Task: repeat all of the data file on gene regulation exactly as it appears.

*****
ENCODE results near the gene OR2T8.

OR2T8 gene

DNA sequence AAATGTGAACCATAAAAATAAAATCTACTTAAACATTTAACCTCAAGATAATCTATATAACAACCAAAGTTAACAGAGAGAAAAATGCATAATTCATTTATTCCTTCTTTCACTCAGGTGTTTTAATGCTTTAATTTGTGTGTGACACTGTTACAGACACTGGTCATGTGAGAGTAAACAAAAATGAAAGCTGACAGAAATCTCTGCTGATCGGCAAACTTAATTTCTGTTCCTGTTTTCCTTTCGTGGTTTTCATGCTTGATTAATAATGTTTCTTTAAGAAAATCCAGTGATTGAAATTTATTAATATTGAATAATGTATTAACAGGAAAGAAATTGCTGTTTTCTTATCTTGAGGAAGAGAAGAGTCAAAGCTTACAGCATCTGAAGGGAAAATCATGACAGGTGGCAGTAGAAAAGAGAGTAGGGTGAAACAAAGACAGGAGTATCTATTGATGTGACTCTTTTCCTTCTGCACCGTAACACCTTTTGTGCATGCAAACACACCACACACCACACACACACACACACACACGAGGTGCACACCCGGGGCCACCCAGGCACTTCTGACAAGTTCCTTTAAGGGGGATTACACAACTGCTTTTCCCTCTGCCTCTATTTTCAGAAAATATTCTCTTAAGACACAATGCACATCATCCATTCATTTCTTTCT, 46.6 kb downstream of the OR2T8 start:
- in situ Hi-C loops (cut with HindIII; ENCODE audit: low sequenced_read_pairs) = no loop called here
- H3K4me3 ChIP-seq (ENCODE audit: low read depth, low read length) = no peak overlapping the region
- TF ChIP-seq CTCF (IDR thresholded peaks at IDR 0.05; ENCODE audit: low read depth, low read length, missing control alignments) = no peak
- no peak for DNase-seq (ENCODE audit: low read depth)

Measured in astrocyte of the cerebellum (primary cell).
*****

ENCODE results near the gene OR2T8.

OR2T8 gene

DNA sequence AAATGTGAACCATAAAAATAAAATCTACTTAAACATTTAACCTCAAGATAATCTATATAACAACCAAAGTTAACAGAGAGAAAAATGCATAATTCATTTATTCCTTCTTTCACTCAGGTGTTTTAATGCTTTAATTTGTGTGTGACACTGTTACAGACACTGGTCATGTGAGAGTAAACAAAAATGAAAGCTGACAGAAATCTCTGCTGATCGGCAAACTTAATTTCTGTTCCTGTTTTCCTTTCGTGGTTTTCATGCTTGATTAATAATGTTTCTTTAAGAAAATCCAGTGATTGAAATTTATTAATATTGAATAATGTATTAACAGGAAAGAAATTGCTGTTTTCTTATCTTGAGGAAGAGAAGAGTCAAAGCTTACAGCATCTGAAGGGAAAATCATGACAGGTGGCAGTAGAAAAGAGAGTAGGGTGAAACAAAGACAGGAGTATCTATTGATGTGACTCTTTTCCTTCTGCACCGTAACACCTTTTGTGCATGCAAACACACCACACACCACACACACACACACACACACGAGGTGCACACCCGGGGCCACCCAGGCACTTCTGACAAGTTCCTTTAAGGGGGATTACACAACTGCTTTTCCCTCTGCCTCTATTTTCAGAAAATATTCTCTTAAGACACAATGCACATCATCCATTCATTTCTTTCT, 46.6 kb downstream of the OR2T8 start:
- in situ Hi-C loops (cut with HindIII; ENCODE audit: low sequenced_read_pairs) = no loop called here
- H3K4me3 ChIP-seq (ENCODE audit: low read depth, low read length) = no peak overlapping the region
- TF ChIP-seq CTCF (IDR thresholded peaks at IDR 0.05; ENCODE audit: low read depth, low read length, missing control alignments) = no peak
- no peak for DNase-seq (ENCODE audit: low read depth)

Measured in astrocyte of the cerebellum (primary cell).